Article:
The EMA reinforced in their hepatic impairment guideline the need for further research to strengthen and improve the guideline (European Medicines Agency, 2005). We recommend to update the guideline on three points. First, the guideline must mention that all terms used to describe the severity of hepatic impairment in the SmPC should also be defined [e.g., patients with mild hepatic impairment (Child–Pugh A)]. Although these definitions are easy to include, more than 40% of SmPCs did not provide this information. Second, the guideline describes that if precautious use of a medicine is advised, SmPCs should also specify measures to be taken by the prescriber (European Medicines Agency, 2005). Nevertheless, we noticed a high prevalence of ambiguous safety advice that lacked such specifications. Therefore, this should be better expressed in the guideline and perhaps also better monitored by the regulators. Finally, we showed that the main weakness of the guideline is the vague term “hepatic impairment” that leaves room for interpretation. Pharmaceutical companies and regulators interpret this differently resulting in a diversity of patient populations in the PK studies. Healthcare professionals as well can have difficulties to interpret “hepatic impairment,” possibly resulting in non-optimal advice, under- or overdosing. As there is no generally accepted definition for the term “hepatic impairment,” its use is not helpful in clinical practice (Bjornsson et al., 2015). Therefore, the EMA guideline needs to be updated to include a more precise definition. Perhaps, it is even better not to use the ambiguous term “hepatic impairment” anymore. Instead, we recommend to use the clearly defined term “liver cirrhosis” in authorization documents, but also in online drug reference works and in the published PK studies. These activities may prevent prescribing problems in practice, such as the use of inadequate dosages or contraindicated drugs in patients with cirrhosis, as demonstrated by Franz et al. (Franz et al., 2013). In the Netherlands, the drug-disease interaction “hepatic impairment” has been replaced in clinical decision support systems by a new drug-disease interaction “liver cirrhosis” to better support healthcare professionals (Weersink et al., 2016; Weersink et al., 2018).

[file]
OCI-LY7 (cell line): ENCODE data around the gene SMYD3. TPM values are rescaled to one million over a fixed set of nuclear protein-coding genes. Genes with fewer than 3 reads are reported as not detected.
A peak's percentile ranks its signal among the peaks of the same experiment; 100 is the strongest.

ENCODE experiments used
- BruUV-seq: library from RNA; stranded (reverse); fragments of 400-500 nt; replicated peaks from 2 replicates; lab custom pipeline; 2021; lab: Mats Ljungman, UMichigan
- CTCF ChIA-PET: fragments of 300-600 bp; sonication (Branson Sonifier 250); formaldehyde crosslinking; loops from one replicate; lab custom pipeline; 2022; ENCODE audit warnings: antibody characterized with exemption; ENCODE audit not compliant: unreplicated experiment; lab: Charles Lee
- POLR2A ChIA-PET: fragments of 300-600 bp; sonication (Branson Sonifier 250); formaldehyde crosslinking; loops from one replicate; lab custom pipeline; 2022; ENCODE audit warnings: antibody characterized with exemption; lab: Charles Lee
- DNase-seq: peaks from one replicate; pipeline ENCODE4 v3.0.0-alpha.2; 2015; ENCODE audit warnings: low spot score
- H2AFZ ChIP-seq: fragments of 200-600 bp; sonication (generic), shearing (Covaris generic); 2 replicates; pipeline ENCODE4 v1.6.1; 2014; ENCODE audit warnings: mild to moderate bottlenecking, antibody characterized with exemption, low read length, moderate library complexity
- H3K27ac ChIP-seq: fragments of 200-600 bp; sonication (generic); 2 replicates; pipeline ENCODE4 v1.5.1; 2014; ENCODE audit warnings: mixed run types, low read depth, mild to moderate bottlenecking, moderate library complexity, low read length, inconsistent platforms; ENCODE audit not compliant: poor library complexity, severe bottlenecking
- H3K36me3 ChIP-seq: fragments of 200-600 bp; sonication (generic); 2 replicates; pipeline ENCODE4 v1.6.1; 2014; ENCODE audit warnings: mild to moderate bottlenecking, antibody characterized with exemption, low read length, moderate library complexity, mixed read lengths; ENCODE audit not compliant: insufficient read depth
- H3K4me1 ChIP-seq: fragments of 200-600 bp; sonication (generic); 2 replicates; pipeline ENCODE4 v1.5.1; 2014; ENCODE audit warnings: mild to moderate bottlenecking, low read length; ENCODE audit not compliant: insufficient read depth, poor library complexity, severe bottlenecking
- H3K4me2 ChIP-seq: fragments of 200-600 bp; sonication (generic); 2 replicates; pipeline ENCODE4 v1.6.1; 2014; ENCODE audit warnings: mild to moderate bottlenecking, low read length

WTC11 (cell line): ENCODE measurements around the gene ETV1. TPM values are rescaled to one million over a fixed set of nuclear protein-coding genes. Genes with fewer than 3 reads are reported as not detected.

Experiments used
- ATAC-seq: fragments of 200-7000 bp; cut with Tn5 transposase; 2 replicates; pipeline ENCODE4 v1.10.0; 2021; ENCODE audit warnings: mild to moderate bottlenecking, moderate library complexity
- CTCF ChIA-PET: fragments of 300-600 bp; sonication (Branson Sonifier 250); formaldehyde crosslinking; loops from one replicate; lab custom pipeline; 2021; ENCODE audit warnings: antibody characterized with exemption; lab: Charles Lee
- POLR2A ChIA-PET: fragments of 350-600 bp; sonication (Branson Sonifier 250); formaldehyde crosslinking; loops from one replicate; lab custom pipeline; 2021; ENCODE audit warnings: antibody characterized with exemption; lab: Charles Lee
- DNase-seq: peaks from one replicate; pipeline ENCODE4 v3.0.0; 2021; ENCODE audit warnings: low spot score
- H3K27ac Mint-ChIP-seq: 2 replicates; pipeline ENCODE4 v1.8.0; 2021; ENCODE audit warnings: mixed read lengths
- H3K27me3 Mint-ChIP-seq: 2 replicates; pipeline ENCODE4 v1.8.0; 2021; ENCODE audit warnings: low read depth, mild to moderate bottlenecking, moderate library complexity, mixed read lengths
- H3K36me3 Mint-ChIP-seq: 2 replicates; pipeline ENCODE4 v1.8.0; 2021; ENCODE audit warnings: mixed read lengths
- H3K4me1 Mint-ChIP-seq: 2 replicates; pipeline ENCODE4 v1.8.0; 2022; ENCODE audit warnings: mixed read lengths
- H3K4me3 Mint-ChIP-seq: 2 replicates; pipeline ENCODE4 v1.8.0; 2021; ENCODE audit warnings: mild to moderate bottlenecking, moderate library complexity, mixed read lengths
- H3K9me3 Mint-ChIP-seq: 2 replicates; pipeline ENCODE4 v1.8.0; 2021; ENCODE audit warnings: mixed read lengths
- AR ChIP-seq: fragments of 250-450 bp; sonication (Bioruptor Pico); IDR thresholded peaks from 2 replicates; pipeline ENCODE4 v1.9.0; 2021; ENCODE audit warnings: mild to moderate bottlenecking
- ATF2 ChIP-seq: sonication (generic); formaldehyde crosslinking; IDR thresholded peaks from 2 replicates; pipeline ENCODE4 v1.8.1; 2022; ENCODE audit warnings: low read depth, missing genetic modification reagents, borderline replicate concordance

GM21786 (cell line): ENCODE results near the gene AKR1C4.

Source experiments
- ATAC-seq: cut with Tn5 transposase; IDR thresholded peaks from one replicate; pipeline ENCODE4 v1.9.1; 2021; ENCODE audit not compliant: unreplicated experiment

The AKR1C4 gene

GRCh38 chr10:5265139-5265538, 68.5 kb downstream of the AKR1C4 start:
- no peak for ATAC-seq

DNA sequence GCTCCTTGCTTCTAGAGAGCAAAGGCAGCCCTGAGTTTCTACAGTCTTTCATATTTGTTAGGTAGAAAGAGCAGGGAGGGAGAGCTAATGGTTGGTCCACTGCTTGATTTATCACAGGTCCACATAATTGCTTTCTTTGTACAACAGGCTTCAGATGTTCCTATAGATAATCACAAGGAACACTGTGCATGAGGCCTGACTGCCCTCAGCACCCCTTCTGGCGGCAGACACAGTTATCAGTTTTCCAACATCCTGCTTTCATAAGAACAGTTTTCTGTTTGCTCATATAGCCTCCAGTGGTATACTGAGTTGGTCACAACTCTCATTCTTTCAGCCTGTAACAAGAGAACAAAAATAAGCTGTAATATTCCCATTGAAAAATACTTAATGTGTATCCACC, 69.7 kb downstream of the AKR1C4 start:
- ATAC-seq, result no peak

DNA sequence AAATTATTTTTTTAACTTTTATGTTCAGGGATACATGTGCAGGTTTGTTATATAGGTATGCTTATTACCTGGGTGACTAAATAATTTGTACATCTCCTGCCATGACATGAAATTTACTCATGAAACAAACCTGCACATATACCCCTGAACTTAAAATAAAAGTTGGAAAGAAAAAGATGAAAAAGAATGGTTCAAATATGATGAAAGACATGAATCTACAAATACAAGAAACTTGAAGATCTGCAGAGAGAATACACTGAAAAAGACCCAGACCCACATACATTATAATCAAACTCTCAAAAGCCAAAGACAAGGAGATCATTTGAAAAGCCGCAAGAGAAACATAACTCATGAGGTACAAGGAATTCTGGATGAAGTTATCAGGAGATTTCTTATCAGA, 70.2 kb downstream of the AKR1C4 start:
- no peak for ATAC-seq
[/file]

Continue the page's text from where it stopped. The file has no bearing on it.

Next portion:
In this study, we have shown that SmPCs of recently approved medicines contain a large part of the information required by the EMA guideline on patients with hepatic impairment. Although available, the safety advice was often ambiguously formulated and therefore not per se clinically applicable. Unclear advice on patients with severe hepatic impairment was often explained by a lack of research. Information on the type of hepatic disease was often lacking in the SmPC but could be found in the non-publicly available part of the study report. We recommend that such information should be included in SmPCs. This information is also needed to judge if the Child–Pugh classification was used appropriately, because the parameters it includes are not specific of hepatic (elimination) impairment. Based on our results, we cannot conclude that the appropriate patients were studied in all hepatic impairment studies. We specifically recommend to update the 2005 EMA guideline to use the clearly defined term “liver cirrhosis” instead of “hepatic impairment”. This will support pharmaceutical companies in conducting and reporting PK studies in the most relevant patients with hepatic disease and healthcare professionals when prescribing for these vulnerable patients.